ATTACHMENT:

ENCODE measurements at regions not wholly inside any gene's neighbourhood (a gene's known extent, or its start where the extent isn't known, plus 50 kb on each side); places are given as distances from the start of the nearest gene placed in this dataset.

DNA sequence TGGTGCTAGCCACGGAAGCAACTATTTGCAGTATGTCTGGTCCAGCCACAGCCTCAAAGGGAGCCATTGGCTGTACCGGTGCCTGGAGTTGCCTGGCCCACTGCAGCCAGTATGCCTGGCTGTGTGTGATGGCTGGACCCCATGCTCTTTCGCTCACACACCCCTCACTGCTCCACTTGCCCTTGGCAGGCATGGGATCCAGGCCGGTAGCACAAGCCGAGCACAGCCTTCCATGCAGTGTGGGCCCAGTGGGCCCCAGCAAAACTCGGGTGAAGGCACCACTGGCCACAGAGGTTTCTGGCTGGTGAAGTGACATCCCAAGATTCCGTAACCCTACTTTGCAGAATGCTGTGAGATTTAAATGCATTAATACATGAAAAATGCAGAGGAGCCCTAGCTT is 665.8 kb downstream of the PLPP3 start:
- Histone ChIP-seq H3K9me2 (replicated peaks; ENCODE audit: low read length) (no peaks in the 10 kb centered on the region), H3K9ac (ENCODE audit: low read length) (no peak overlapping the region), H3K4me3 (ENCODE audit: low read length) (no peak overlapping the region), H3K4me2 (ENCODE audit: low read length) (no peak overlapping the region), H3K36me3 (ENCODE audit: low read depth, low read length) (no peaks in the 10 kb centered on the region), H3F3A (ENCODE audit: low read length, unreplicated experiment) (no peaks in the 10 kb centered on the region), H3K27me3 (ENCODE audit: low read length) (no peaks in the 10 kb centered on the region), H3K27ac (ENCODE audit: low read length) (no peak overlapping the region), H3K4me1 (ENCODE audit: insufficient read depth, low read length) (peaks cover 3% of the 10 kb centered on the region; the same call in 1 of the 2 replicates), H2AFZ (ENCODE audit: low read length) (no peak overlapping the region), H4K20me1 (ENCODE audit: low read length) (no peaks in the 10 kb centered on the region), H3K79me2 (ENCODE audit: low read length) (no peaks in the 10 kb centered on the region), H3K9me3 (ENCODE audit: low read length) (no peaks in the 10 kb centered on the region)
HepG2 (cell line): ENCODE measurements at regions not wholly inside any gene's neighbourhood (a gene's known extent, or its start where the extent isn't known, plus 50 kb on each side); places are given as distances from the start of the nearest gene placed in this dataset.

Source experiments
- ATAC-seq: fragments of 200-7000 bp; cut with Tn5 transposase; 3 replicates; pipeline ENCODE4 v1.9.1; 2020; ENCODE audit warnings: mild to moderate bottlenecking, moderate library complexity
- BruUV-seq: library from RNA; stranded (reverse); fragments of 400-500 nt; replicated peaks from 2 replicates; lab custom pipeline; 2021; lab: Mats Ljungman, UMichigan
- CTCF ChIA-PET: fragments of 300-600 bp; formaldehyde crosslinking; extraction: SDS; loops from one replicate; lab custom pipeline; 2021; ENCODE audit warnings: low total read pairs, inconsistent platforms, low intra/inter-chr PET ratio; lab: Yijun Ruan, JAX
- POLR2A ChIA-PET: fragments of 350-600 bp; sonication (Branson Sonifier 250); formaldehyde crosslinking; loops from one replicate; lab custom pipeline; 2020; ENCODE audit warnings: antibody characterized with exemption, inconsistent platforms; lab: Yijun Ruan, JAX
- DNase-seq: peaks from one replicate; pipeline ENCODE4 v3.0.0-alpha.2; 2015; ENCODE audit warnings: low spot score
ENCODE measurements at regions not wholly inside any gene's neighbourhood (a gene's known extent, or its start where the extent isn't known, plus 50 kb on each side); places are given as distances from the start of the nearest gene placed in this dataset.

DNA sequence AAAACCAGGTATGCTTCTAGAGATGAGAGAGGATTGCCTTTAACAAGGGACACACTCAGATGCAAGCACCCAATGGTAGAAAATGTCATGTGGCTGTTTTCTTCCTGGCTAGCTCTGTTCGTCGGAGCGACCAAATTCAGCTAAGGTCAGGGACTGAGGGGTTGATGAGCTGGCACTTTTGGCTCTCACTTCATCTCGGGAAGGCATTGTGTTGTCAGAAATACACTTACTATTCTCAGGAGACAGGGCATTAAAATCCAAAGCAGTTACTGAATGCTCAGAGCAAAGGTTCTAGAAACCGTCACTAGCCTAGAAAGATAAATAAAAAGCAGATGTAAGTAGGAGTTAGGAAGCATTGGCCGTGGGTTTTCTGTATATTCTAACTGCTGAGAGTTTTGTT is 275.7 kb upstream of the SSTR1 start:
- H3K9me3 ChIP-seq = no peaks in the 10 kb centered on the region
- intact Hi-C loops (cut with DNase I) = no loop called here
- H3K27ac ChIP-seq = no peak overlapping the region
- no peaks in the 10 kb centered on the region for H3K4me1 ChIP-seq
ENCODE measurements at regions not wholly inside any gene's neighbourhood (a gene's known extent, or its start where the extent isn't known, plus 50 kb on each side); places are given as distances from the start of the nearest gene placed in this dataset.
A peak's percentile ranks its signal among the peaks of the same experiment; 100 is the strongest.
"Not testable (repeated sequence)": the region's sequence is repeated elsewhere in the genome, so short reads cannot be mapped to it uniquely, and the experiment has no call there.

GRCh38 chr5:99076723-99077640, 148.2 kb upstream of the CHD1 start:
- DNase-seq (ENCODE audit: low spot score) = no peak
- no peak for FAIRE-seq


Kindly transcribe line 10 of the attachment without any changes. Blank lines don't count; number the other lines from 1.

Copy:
- DNase-seq: peaks from one replicate; pipeline ENCODE4 v3.0.0-alpha.2; 2015; ENCODE audit warnings: low spot score